A short while later at the funeral home, Mr. Ibis unzips a body bag and shows Shadow the corpse of Jamarr Goodchild, the young man who ran from the cops and then died of an opioid overdose. His body has horrible stab wounds and other marks, obviously not the result of a drug overdose. Mr. Ibis explains the wounds occurred posthumously, as they do quite a bit on young black men who die in Cairo.
Shadow Moon confesses he saw a man in his bathroom mirror with the same wounds. He also had them on his body. Mr. Ibis explains it was probably Will James. “He provides plenty of dream fuel under this old roof,” says Mr. Ibis, adding that Will James’ death in 1904 had catastrophic consequences.
Will (Warren Belle), a black man, crossed paths with a white woman who later was found dead. A mob strung him up without a trial after forcing the (honest) sheriff to hand him over. Will was hung, shot, stabbed, drug through the streets, and decapitated. His body was then burned as people cheered.
Shadow wonders why Will would have appeared in his mirror. A flashback shows Will looking to the heavens and saying, “Remember that you have to die,” while being hung.
Elsewhere in the funeral home, Bilquis (Yetide Badaki) interrupts a discussion between Reverend Hutchins (Glynn Turman) and Ruby Goodchild. Bilquis and Ruby met while Ruby was mourning her grandmother’s death the day before. Ruby’s grief has expanded to now include her recently deceased brother, Jamarr.
Ruby’s planning on leaving town with Bilquis, and the reverend asks her to reconsider. Bilquis changes her mind to say they can both stay in Cairo. But Ruby, upset and frustrated, reminds Reverend Hutchins his suggestion that she pray didn’t help. She’s decided Cairo is hell and she wants out.
Shadow wonders what would make a person curse their own people. Mr. Ibis replies, “Race is no simple equation where one thing equals another. No one hates the children of Israel more than the children of Israel.”
Mr. Ibis is also of the opinion that if you’re continually devalued, it’s easy to believe the rules are stacked against you. Mr. Ibis believes Will James felt abandoned by his own people as he hung from that rope.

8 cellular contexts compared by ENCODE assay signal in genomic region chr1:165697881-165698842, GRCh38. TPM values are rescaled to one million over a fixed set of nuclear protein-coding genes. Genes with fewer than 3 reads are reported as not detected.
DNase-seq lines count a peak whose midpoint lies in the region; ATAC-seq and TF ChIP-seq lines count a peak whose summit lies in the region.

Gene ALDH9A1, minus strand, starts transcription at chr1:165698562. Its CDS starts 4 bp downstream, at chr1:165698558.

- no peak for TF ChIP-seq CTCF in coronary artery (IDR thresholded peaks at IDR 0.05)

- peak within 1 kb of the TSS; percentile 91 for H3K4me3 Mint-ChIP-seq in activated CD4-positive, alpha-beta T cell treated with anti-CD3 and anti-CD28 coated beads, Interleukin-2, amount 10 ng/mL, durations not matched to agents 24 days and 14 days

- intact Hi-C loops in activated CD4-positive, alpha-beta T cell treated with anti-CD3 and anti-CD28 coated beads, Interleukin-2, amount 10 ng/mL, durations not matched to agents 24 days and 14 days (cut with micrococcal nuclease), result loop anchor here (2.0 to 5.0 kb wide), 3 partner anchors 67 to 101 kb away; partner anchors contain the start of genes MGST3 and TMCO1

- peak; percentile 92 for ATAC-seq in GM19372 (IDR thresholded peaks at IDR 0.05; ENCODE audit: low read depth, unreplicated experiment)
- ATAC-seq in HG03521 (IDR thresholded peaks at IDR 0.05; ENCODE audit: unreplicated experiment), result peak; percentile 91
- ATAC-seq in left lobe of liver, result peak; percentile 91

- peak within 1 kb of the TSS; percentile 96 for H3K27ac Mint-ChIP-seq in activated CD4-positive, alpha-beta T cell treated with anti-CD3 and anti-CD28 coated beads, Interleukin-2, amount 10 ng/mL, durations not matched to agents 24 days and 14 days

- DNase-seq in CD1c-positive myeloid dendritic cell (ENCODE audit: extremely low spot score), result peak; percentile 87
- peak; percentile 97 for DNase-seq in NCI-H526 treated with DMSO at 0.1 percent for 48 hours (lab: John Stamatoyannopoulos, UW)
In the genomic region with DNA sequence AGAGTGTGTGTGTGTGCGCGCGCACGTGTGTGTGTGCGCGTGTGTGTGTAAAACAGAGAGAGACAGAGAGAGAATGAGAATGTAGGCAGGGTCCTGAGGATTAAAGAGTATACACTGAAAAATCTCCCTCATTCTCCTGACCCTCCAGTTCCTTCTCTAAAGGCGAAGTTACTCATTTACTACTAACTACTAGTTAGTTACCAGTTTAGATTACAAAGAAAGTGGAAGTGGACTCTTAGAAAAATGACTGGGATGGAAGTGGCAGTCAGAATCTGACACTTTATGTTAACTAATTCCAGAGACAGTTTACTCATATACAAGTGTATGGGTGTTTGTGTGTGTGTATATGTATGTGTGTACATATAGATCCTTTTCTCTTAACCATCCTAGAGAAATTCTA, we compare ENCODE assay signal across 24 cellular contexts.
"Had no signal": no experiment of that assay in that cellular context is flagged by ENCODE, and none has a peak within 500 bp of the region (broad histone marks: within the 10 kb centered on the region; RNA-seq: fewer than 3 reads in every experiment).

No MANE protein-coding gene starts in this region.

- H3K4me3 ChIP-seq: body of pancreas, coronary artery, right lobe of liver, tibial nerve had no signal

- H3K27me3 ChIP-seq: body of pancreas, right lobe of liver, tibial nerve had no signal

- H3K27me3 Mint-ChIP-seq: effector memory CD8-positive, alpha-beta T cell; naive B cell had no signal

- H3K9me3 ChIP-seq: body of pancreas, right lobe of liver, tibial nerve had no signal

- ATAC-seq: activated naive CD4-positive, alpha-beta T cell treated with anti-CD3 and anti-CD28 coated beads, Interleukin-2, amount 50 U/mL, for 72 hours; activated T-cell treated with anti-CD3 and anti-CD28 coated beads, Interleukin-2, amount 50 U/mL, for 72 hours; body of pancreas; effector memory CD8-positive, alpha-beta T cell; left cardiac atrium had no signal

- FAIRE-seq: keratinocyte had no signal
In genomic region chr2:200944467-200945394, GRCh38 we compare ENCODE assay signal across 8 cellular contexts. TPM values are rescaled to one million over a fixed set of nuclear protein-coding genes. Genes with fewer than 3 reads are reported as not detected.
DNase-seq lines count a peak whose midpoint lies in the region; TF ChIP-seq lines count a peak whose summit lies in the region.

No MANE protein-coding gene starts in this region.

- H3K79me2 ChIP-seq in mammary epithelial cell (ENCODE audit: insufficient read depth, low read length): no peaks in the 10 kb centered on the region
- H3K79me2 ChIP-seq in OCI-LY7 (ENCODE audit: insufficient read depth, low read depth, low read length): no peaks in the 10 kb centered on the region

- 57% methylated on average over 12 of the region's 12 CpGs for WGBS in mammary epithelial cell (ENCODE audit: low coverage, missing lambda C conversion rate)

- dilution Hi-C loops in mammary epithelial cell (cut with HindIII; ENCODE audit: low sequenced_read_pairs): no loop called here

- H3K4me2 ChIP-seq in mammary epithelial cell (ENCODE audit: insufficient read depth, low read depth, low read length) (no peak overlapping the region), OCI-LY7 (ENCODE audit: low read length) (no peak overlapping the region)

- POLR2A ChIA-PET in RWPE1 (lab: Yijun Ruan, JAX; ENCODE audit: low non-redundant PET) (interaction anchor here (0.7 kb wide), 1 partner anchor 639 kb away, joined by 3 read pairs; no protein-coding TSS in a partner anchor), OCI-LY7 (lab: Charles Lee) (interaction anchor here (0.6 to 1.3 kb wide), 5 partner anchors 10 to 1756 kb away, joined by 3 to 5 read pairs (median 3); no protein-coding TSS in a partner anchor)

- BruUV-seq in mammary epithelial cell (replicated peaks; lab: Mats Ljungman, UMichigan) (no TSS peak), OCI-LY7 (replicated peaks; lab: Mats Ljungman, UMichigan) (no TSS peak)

Mr. Nancy announces his presence and immediately gets on Shadow’s very last nerve, causing Shadow to storm off. Mr. Nancy calls Shadow Wednesday’s puppet. He then accuses Mr. Ibis of using Jacquel (the jackal / Anubis) to keep fresh bodies coming through the back door of his funeral home. Mr. Nancy demands Mr. Ibis stop killing black people because he doesn’t want to lose any more worshipers. Nancy also realizes this is why Mr. Ibis doesn’t need a war to keep his funeral home in business.
Speaking of Jacquel, Shadow’s blowing off steam and out for a drive after his encounter with Mr. Nancy when he spots a jackal in the road. He pulls over and follows him, walking through people seemingly frozen in place. He comes upon the pillar with Will James’ burning head and it speaks to him, telling Shadow he releases those who have no hope. Will reveals he worships death and warns Shadow he doesn’t know the nature of the land in which he dwells.
After calling Shadow unloved, Will says, “Walk with my burden. When you share it with the world, I will release you.”
Shadow returns to the funeral home where Reverend Hutchins is conducting Jamarr’s funeral. He admits Ruby was right when she said he lied; he doesn’t believe it will be okay. He can no longer look away from the cruelty inflicted on his people. He also acknowledges the world doesn’t make sense anymore. He agrees Ruby should leave and if she finds some place their people aren’t “catching hell,” she should contact him. “I’ll come running,” says Reverend Hutchins.
Shadow walks down the aisle to address the attendees which include Mr. Nancy, Bilquis, and Mr. Ibis. He speaks in a different voice as he describes how we worshiped death in the Middle Ages. “Now I look into the soul of death and I welcome it,” says Shadow. He finishes with amen and seems to return to himself.